14 January 2015

Je Ne Suis Pas Major Zaidi

I knew Major Zaidi as an unassuming young officer in Butterworth. I used to see him pop into the bar at the officers' mess to tapau chilled canned drinks on his way between places. Prior my event with the then Major Fajim Juffa, pilots not from my generation, more so the post-communism era fighter jocks, would not give me a second glance save to ascertain if I was worth being ragged, and upon perceiving my grey hair, would quickly move quietly on with their business. With the sight of the squadron insignia of a helicopter pilot on my flying suit sleeve, the fighter boys deemed me beneath worthiness of a conversation.
I therefore do not know enough about Major Zaidi to say anything enlightening about the unwarranted glare of the public eye his court martial has garnered. I cannot fathom what brought matters this far dragged out into the distance. It should not have happened, not to a fellow officer. And no longer being in service, I should not know. It is always a sad event when an officer, especially one whose rank would make him an Executive Officer of the squadron, a potential squadron commander and eligible for the rank of Leftenant Colonel in his youth when we chopper boys past our prime are trying to assassinate each other for that same rank, is faced with a court martial.
A court martial is a sign of shit having hit the fan. Either what was a minor offense was not met with admission of guilt on the part of the accused and he elected to prove a point via a court martial, or the offense was of such gravity that no summary dealing via trial by subordinate commander is allowed, so that sweeping the dust under the carpet cannot happen.
I am horrified to see that everyone on fb and the alternative media portals have resounded in such an obscene baying over how it is a crime to tell the truth in Malaysia because it will make you a victim of a corrupt government. If you really want to call a spade a spade, then what earth-shaking, ground-breaking or life-altering "truth" is it that Major Zaidi brought to the table that had not already been known and debated to death other than for getting a Division 1 military officer to flog this indelible ink dead horse? The self-righteous alternative media portray Major Zaidi as the hero that the country needs, and that we should all stand by him. In clich├ęd cyber trending, fb profile pictures now have been changed to bear the banner that reads Je Suis Major Zaidi. Yet, every rebuttal I have placed in alternative media to straighten the lopsided picture frames has not been published. Not that it matters to me, but it is telling about their selective treatment of how some truths are more truthful than others.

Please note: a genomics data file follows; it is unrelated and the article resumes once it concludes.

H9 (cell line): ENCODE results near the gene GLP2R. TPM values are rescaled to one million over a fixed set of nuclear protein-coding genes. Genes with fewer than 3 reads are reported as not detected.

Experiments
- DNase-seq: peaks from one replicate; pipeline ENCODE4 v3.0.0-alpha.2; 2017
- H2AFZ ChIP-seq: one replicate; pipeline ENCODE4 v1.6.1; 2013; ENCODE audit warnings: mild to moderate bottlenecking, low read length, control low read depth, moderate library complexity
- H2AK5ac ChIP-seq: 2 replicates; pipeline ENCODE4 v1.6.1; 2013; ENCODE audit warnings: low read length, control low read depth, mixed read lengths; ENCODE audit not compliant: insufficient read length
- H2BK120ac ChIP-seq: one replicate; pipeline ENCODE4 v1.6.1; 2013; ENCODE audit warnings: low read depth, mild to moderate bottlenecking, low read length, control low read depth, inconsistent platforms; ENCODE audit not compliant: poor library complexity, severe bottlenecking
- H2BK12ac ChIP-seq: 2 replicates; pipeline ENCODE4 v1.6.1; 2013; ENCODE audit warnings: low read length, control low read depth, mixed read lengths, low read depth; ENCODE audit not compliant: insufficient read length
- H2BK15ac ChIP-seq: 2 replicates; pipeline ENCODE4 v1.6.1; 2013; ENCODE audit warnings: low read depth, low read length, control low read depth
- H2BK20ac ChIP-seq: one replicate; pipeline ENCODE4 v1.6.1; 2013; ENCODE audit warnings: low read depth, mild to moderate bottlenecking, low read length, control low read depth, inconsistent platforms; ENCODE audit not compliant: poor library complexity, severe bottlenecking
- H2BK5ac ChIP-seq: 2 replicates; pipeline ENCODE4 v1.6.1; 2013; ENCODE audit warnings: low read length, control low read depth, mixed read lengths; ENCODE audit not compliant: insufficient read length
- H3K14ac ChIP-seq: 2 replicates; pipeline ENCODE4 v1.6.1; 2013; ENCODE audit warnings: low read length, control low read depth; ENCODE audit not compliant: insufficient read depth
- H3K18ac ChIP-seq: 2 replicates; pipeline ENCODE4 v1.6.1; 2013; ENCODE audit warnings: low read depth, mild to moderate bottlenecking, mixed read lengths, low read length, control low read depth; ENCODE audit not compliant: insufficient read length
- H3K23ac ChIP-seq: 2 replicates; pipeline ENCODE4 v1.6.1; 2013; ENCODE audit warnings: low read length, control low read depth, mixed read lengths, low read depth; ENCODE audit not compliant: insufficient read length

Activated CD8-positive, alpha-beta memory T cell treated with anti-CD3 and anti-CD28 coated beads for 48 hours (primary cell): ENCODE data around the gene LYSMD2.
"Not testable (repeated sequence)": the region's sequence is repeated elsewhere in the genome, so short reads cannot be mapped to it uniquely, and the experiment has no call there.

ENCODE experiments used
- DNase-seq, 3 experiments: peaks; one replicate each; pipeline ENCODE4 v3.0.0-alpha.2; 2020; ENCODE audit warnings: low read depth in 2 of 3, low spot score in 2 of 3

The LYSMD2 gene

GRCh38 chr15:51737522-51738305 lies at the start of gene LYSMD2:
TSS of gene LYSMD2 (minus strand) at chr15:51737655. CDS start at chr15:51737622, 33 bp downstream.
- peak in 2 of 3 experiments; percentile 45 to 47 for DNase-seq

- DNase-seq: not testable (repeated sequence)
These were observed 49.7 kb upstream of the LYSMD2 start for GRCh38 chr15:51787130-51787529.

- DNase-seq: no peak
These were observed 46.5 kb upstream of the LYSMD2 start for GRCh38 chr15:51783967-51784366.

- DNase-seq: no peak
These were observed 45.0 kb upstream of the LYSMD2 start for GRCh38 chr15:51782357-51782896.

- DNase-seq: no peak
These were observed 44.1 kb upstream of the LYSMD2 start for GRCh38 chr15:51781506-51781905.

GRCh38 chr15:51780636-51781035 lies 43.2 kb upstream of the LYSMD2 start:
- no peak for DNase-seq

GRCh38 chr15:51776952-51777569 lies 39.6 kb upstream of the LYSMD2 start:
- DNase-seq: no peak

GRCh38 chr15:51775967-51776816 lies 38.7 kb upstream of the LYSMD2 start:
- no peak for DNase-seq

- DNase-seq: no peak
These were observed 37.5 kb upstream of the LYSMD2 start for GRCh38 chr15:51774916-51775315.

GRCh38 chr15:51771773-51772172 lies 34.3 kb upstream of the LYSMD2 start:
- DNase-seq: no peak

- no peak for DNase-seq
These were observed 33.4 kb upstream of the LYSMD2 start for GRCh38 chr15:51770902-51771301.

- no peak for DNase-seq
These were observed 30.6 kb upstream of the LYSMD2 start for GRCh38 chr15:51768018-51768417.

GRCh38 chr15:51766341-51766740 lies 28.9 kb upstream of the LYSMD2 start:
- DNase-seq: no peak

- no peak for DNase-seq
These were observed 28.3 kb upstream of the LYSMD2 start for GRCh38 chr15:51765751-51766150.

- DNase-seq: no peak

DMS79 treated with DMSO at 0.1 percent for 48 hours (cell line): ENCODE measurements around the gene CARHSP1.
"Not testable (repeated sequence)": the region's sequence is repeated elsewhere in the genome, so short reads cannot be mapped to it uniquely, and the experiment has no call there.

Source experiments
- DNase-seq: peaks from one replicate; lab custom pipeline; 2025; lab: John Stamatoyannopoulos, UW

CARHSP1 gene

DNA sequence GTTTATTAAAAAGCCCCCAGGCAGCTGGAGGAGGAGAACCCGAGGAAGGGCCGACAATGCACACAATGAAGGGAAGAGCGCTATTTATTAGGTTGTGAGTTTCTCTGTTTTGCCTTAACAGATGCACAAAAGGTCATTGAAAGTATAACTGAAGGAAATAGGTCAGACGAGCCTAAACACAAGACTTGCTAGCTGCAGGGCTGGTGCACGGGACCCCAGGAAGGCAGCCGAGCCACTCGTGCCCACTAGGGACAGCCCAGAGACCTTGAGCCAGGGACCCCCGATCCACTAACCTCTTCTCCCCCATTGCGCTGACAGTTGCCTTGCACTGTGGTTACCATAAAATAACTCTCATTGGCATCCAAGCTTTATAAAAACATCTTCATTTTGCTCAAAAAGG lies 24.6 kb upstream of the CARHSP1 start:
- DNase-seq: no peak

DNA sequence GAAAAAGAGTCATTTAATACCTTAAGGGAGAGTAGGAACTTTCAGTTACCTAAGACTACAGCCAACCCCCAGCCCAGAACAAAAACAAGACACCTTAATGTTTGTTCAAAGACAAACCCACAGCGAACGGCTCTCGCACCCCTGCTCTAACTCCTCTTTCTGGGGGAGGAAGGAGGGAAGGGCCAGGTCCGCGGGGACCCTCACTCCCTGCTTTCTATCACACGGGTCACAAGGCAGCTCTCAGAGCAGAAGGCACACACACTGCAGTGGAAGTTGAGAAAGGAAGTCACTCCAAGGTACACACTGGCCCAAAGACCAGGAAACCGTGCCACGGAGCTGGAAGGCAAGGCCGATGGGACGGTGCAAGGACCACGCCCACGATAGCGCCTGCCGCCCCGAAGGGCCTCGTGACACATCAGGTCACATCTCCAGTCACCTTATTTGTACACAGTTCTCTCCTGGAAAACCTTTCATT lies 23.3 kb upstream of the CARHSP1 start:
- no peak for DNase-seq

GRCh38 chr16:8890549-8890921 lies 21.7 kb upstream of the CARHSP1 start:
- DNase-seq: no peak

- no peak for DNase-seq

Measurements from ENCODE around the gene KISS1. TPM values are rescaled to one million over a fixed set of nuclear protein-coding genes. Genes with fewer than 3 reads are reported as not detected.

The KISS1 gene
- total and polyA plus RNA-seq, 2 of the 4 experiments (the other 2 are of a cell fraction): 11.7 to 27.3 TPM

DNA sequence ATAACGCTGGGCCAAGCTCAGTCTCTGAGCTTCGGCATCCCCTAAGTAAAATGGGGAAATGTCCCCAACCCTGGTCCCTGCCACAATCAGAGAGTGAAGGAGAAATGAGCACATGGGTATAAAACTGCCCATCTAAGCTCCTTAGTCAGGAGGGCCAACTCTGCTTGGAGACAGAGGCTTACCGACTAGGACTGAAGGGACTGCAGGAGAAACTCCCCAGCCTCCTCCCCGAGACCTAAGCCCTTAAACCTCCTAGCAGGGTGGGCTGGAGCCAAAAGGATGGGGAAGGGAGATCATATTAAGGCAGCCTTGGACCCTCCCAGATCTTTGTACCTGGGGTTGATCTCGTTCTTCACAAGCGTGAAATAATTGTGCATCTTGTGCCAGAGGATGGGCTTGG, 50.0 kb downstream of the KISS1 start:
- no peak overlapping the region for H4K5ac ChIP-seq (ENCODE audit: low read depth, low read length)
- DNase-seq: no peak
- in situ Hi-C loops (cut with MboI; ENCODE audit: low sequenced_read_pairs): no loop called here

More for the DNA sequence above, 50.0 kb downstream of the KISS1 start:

However, this is not about Major Zaidi. It is about ignoring the relevant items which would nullify the governmental-injustice-poster-boy aura that has been conjured to legitimise what in fact is little more than a red herring. It concerns the politicising of a court martial, which does not fall under the normal rules that civilians assume to understand. The vitriol splashed upon the pages of the alternative news portals has little to do with concern over injustice. Rather, it is the manifestation of a mass hysterical fist-shaking at the military establishment which is perceived, but not verified in any way, as being an extension of a government we feel, for whatever reason we breed and fester, as ill-deserving of the mandate to rule, corrupt to the core and impervious to whatever criticism we hurl at it.
The rules as of 31 years ago when I signed up for service were made clear, that under no circumstance could I organise a press conference. Were I standing at a terrorist attack site while shopping and accosted by the paparazzi for comment, I would be liable to be charged for contravening Armed Forces Council Instructions for not clearing with MINDEF PR before opening my opinionated mouth, though I believe circumstantially nobody in the armed forces would do it. But the rule still stands, even if I weren't prosecuted.
Now this is altogether several shades different from organising a press conference to air one's convictions over a perceived miscarriage of justice. This takes knowing full well what the rules say. It takes a subsequent electing to disregard those rules, for whatever reason. It also means either taking cognisance that there will be repercussions and being ready for those consequences, or worse, presuming that such consequences will die a natural death before their reverberations are audible.